The Inherent Bias of Facial Recognition

Rose Eveleth in Motherboard:

ScreenHunter_1813 Mar. 27 18.32Facial recognition systems are all over the place: Facebook, airports, shopping malls. And they’re poised to become nearly ubiquitous as everything from a security measure to a way to recognize frequent shoppers. For some people that will make certain interactions even more seamless. But because many facial recognition systems struggle with non-white faces, for others, facial recognition is a simple reminder: once again, this tech is not made for you.

There are plenty of anecdotes to start with here: We could talk about the time Google’s image tagging algorithm labeled a pair of black friends “gorillas,” or when Flickr’s system made the same mistake and tagged a black man with “animal” and “ape.” Or when Nikon’s cameras designed to detect whether someone blinked continually told at least one Asian user that her eyes were closed. Or when HP’s webcams easily tracked a white face, but couldn’t see a black one.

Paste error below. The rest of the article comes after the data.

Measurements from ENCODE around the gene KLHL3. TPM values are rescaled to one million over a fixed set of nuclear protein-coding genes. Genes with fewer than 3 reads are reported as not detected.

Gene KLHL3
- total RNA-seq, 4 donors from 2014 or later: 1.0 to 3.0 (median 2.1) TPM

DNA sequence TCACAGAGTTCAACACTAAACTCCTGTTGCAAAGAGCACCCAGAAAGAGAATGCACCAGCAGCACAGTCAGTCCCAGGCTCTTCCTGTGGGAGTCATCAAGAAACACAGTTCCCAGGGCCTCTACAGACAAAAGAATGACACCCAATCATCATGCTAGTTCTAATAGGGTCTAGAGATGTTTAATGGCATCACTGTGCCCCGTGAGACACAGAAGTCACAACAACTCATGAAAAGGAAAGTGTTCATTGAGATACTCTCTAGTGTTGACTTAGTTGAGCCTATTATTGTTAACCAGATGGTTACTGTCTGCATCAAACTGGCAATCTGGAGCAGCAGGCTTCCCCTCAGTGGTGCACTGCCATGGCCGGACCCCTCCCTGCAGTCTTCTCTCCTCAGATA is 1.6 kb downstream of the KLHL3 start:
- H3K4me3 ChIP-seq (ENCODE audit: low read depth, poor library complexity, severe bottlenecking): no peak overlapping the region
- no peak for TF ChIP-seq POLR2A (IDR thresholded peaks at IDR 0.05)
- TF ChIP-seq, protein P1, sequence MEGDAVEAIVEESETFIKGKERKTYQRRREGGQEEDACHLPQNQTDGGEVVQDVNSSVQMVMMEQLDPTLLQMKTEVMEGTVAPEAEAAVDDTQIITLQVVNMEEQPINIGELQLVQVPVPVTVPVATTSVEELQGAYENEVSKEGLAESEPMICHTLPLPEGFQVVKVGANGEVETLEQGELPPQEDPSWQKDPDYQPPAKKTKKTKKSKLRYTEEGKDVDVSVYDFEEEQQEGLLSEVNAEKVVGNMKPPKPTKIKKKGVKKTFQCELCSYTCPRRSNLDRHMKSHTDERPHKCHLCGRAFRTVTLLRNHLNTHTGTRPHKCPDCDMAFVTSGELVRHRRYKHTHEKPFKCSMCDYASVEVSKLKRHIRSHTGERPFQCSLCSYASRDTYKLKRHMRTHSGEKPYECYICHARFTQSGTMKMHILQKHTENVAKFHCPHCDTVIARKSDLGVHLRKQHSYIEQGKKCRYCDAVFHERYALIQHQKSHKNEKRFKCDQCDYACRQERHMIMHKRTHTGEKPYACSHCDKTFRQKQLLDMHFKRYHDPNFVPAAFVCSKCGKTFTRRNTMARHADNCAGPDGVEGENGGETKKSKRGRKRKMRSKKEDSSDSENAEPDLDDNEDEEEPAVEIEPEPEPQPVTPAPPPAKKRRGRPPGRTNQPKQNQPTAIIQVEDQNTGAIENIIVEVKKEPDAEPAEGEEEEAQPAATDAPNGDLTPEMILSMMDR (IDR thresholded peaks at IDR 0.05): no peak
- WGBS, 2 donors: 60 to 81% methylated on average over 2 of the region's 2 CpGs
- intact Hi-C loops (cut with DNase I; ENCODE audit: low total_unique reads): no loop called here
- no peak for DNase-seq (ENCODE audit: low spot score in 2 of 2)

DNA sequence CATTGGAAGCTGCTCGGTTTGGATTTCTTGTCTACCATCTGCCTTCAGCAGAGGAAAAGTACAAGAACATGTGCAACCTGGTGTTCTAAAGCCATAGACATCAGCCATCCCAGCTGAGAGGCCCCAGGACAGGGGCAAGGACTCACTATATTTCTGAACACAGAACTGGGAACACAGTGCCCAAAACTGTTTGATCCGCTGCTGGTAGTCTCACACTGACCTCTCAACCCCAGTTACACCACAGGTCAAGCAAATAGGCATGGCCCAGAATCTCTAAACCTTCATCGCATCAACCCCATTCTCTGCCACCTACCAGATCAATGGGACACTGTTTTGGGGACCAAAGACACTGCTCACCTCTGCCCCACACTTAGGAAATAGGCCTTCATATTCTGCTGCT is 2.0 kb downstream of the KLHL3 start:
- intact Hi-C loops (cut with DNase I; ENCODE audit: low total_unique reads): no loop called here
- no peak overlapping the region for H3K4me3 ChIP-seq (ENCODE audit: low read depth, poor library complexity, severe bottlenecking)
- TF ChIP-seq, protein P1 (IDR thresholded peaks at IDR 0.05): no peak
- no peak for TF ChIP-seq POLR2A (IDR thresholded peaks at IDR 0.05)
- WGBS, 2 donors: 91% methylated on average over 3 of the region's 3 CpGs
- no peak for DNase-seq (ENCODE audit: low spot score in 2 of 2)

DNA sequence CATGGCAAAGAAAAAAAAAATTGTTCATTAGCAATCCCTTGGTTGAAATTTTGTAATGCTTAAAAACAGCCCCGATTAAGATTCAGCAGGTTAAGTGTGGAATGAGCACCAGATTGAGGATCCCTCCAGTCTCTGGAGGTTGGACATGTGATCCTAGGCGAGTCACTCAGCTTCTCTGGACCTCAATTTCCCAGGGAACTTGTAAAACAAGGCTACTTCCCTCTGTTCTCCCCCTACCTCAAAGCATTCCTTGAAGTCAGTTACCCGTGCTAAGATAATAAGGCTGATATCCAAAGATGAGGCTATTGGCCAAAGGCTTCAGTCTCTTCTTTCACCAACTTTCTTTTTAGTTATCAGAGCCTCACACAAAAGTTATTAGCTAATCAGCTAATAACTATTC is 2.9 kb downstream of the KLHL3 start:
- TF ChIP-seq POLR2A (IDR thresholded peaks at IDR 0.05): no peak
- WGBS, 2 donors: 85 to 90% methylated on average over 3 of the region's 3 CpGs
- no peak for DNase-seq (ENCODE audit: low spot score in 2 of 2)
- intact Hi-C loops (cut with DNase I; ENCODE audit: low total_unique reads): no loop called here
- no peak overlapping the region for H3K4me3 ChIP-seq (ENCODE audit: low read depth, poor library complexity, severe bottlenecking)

There are always technical explanations for these things. Computers are programmed to measure certain variables, and to trigger when enough of them are met. Algorithms are trained using a set of faces. If the computer has never seen anybody with thin eyes or darker skin, it doesn’t know to see them. It hasn’t been told how. More specifically: the people designing it haven’t told it how.

The fact that algorithms can contain latent biases is becoming clearer and clearer. And some people saw this coming.

More here.